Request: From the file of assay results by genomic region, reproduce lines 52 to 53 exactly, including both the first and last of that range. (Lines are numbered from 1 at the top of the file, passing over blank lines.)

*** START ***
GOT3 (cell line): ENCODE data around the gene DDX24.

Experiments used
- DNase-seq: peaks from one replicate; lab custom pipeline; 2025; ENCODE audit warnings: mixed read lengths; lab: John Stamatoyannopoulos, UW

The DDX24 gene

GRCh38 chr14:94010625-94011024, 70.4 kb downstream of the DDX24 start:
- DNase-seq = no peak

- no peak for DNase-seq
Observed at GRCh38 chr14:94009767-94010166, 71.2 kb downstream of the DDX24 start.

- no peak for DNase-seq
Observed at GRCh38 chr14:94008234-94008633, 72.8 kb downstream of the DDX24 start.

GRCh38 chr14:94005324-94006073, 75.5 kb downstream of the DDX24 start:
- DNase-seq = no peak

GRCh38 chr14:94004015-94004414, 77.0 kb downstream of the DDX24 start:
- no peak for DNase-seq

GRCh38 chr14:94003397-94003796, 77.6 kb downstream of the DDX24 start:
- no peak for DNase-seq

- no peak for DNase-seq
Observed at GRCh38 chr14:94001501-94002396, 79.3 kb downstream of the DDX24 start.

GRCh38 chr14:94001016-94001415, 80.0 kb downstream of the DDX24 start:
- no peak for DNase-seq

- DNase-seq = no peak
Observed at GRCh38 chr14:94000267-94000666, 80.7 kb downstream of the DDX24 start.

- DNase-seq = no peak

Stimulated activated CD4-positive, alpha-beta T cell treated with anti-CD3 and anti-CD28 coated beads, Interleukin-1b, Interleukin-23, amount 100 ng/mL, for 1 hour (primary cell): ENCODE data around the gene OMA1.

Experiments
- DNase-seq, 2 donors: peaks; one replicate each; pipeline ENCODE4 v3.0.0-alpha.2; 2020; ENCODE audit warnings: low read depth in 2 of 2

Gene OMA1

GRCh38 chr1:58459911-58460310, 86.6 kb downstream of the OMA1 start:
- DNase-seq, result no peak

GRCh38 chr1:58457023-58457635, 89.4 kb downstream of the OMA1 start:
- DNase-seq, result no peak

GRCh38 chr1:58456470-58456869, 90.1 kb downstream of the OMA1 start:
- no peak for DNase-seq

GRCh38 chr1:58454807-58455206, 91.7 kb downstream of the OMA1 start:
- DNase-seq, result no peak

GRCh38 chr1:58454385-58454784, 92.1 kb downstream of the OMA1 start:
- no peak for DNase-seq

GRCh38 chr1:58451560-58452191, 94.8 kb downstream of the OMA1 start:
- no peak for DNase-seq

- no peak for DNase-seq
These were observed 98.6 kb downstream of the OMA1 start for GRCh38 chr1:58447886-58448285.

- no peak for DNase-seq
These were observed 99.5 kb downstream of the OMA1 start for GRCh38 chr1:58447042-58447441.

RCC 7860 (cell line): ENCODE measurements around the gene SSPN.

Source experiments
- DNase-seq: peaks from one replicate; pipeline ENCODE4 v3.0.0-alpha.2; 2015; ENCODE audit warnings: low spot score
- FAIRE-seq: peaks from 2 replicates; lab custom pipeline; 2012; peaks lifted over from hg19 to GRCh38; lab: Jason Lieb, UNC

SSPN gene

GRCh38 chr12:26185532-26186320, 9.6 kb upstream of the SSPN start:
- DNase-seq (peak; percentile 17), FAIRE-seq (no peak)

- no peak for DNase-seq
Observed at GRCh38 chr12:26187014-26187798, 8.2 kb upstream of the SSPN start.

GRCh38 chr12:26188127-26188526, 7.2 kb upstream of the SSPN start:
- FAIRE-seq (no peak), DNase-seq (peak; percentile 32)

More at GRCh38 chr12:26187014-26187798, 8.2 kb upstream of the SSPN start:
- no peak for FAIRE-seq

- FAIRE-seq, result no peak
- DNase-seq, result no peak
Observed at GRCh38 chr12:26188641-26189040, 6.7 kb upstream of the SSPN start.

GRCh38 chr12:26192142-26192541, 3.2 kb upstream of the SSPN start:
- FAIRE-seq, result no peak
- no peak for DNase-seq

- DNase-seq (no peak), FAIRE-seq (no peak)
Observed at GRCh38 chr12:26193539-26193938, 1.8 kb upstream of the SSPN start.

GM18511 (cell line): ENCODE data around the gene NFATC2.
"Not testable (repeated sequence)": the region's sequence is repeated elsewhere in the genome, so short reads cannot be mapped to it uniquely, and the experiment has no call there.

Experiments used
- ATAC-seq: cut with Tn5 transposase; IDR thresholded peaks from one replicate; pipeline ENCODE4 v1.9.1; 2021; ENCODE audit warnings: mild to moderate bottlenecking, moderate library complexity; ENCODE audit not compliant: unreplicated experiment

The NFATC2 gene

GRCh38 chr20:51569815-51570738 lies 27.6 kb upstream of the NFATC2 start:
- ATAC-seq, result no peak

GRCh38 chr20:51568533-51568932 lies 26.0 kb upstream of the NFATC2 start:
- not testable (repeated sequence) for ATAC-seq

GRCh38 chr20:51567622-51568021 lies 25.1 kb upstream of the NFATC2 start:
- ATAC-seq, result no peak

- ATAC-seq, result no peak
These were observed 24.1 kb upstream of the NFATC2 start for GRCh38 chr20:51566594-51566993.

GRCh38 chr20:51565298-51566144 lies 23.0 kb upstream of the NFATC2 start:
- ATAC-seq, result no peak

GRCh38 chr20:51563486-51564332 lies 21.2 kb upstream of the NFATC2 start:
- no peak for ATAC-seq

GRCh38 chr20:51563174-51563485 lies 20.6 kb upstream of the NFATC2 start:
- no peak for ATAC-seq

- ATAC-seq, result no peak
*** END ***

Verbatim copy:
Observed at GRCh38 chr12:26187014-26187798, 8.2 kb upstream of the SSPN start.

GRCh38 chr12:26188127-26188526, 7.2 kb upstream of the SSPN start: